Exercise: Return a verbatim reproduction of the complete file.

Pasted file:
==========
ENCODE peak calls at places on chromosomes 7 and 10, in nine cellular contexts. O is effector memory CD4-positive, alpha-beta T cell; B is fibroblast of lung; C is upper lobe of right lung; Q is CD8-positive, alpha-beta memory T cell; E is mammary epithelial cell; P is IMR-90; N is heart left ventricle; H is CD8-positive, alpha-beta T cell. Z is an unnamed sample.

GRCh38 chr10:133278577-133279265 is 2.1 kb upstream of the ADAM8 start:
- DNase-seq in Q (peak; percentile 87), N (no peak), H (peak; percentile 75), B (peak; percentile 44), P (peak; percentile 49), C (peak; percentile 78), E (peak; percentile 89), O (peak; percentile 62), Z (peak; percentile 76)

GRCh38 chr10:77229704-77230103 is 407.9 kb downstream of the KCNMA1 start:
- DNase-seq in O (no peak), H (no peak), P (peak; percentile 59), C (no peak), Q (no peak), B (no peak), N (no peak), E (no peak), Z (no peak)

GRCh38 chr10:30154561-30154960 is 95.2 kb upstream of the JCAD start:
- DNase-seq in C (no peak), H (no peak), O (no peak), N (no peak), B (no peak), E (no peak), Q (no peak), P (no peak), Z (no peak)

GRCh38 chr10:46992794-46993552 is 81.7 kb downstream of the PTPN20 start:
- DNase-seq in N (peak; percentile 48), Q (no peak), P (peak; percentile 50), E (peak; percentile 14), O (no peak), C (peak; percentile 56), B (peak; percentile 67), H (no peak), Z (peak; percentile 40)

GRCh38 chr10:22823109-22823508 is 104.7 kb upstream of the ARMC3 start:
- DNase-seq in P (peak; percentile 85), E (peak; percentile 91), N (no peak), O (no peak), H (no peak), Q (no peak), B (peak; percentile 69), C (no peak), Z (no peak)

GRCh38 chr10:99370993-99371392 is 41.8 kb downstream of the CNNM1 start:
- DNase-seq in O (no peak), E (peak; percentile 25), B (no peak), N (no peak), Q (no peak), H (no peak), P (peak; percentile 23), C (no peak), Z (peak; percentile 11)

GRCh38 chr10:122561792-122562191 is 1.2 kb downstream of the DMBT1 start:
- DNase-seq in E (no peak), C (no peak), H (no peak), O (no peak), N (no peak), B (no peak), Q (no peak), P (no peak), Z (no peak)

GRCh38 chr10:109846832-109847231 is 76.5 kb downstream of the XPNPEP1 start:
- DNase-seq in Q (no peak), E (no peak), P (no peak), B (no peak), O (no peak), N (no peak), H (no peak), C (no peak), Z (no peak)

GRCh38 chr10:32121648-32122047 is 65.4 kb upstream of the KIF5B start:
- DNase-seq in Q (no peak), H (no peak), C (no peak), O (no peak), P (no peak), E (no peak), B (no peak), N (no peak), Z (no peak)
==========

ENCODE peak calls at places on chromosomes 7 and 10, in nine cellular contexts. O is effector memory CD4-positive, alpha-beta T cell; B is fibroblast of lung; C is upper lobe of right lung; Q is CD8-positive, alpha-beta memory T cell; E is mammary epithelial cell; P is IMR-90; N is heart left ventricle; H is CD8-positive, alpha-beta T cell. Z is an unnamed sample.

GRCh38 chr10:133278577-133279265 is 2.1 kb upstream of the ADAM8 start:
- DNase-seq in Q (peak; percentile 87), N (no peak), H (peak; percentile 75), B (peak; percentile 44), P (peak; percentile 49), C (peak; percentile 78), E (peak; percentile 89), O (peak; percentile 62), Z (peak; percentile 76)

GRCh38 chr10:77229704-77230103 is 407.9 kb downstream of the KCNMA1 start:
- DNase-seq in O (no peak), H (no peak), P (peak; percentile 59), C (no peak), Q (no peak), B (no peak), N (no peak), E (no peak), Z (no peak)

GRCh38 chr10:30154561-30154960 is 95.2 kb upstream of the JCAD start:
- DNase-seq in C (no peak), H (no peak), O (no peak), N (no peak), B (no peak), E (no peak), Q (no peak), P (no peak), Z (no peak)

GRCh38 chr10:46992794-46993552 is 81.7 kb downstream of the PTPN20 start:
- DNase-seq in N (peak; percentile 48), Q (no peak), P (peak; percentile 50), E (peak; percentile 14), O (no peak), C (peak; percentile 56), B (peak; percentile 67), H (no peak), Z (peak; percentile 40)

GRCh38 chr10:22823109-22823508 is 104.7 kb upstream of the ARMC3 start:
- DNase-seq in P (peak; percentile 85), E (peak; percentile 91), N (no peak), O (no peak), H (no peak), Q (no peak), B (peak; percentile 69), C (no peak), Z (no peak)

GRCh38 chr10:99370993-99371392 is 41.8 kb downstream of the CNNM1 start:
- DNase-seq in O (no peak), E (peak; percentile 25), B (no peak), N (no peak), Q (no peak), H (no peak), P (peak; percentile 23), C (no peak), Z (peak; percentile 11)

GRCh38 chr10:122561792-122562191 is 1.2 kb downstream of the DMBT1 start:
- DNase-seq in E (no peak), C (no peak), H (no peak), O (no peak), N (no peak), B (no peak), Q (no peak), P (no peak), Z (no peak)

GRCh38 chr10:109846832-109847231 is 76.5 kb downstream of the XPNPEP1 start:
- DNase-seq in Q (no peak), E (no peak), P (no peak), B (no peak), O (no peak), N (no peak), H (no peak), C (no peak), Z (no peak)

GRCh38 chr10:32121648-32122047 is 65.4 kb upstream of the KIF5B start:
- DNase-seq in Q (no peak), H (no peak), C (no peak), O (no peak), P (no peak), E (no peak), B (no peak), N (no peak), Z (no peak)